I do not want to write a dissertation on the history of private property. I only want to point out that it is complicated and profoundly historical. Neither a natural fact, nor a product of pure reason, it is a messy “bundle” of many rights connected to property, some of which are best understood as relics of an ancient despotism. We rightly laud enlightenment-era thinkers for moderating and updating those medieval privileges, giving us modern property rights. Three hundred years later, no one who celebrates that achievement should categorically oppose a further update.

By imposing a COST, we would remove just one element from the complex endowment that we now call private property — namely, the right to eternally prevent more productive users from purchasing property at a fair price. If any element of the property right is a stubborn relic of despotism, it is surely that.

Wait, Why is This Egalitarian Again?

You might be worrying that this isn’t necessarily egalitarian. Under a COST regime, wouldn’t the wealthy be able to snap up the possessions of the poor? Wouldn’t the needy be forced to sell their property at low prices if they couldn’t afford to pay a high COST?

Of course these things would sometimes happen. But consider the COST’s other consequences. First, it would increase efficiency and growth throughout the economy, at once guiding assets into the hands of more industrious owners and decimating the monopoly profits by which the rich effortlessly grow richer. Second, the COST would raise enormous revenue that could be distributed to everyone as a social dividend.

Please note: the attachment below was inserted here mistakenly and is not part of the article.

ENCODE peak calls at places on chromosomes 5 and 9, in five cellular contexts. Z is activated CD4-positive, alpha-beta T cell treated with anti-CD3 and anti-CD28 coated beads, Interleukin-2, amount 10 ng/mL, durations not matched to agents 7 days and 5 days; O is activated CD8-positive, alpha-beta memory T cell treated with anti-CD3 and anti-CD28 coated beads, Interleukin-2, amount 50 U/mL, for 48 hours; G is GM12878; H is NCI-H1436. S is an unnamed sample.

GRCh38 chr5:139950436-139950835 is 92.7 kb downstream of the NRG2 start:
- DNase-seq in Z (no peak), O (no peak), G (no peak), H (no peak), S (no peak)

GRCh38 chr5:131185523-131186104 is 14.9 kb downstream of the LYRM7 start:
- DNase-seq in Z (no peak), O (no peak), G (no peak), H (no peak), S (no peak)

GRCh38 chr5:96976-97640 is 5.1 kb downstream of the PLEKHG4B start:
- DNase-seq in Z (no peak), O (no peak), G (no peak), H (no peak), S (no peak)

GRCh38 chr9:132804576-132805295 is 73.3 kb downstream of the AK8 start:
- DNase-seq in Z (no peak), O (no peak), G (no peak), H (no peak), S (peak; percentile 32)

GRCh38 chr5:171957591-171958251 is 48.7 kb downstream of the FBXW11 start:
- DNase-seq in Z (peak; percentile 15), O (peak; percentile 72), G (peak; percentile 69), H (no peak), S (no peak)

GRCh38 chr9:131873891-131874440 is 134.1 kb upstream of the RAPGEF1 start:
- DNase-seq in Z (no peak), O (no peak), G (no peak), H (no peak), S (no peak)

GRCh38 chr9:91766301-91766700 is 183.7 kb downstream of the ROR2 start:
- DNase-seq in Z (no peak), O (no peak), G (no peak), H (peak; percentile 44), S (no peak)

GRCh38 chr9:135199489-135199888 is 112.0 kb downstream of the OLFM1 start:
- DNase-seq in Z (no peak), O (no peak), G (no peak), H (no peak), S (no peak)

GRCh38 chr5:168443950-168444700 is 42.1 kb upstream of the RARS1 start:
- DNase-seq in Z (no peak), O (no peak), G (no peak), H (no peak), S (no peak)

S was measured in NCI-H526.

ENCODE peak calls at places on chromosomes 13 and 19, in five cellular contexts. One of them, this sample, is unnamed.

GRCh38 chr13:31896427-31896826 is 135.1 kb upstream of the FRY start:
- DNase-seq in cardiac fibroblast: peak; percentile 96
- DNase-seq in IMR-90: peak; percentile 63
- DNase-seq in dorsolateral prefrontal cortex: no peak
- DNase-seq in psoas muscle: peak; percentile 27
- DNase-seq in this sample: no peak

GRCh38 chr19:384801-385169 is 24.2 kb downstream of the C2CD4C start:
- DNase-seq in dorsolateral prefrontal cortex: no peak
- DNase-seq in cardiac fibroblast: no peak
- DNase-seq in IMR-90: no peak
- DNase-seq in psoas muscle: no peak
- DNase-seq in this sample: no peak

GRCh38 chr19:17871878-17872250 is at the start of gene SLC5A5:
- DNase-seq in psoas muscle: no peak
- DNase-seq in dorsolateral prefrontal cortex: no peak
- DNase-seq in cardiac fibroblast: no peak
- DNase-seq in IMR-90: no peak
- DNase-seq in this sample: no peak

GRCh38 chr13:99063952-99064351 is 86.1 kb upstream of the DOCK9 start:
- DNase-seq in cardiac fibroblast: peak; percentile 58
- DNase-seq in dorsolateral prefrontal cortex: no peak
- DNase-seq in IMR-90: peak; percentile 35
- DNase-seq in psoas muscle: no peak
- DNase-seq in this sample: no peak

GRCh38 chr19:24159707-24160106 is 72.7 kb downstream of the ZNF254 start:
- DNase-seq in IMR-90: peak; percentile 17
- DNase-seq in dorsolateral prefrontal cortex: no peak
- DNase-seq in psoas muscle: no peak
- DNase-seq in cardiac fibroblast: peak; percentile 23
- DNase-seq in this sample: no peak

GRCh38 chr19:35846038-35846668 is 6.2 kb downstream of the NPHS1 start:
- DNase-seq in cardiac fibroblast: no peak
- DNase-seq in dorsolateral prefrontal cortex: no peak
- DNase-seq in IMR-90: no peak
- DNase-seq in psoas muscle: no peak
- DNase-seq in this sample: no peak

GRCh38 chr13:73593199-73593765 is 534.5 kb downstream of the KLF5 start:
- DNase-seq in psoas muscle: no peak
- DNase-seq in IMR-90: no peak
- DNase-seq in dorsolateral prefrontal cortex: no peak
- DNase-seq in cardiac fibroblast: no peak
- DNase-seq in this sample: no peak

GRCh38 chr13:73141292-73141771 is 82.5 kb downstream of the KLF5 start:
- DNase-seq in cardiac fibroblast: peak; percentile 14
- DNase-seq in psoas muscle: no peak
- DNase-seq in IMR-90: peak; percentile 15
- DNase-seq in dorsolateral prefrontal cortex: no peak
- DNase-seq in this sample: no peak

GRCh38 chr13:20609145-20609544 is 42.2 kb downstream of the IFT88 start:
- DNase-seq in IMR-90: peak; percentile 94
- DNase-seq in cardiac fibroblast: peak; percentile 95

Posner and Weyl envision a COST averaging about 7%. This would raise about 20% of national income at current asset prices. They propose using about half of that revenue to eliminate other inefficient taxes, and the other half to fund a payment of about $5000 to each person in the country. This enormous yearly benefit would grow with the newly more-efficient economy.

Instituting a 7% yearly COST would immediately reduce asset prices by between one third and two thirds. To the wealthiest members of society, this would be painful. But it would make little difference to the vast majority whose most significant assets are the future returns to their labor. In fact, the drop in asset prices would put more property within their reach.

Furthermore, even though it would cause an initial drop in asset prices, the COST would immediately increase the expected future returns of all assets in the economy by increasing the chances that they will be productively managed. Thus, the COST would increase growth, decrease monopoly power, and broadly redistribute the returns to wealth. Everyone would win except monopolists.

Interestingly, Posner and Weyl observe that the COST would reduce the traditional opposition between labor and capital by meaningfully socializing the returns to capital. If technological progress continues to increase capital’s share of income, e.g. through automation and A.I., then the time for a COST is, well, soon.

The Crypto Political Economy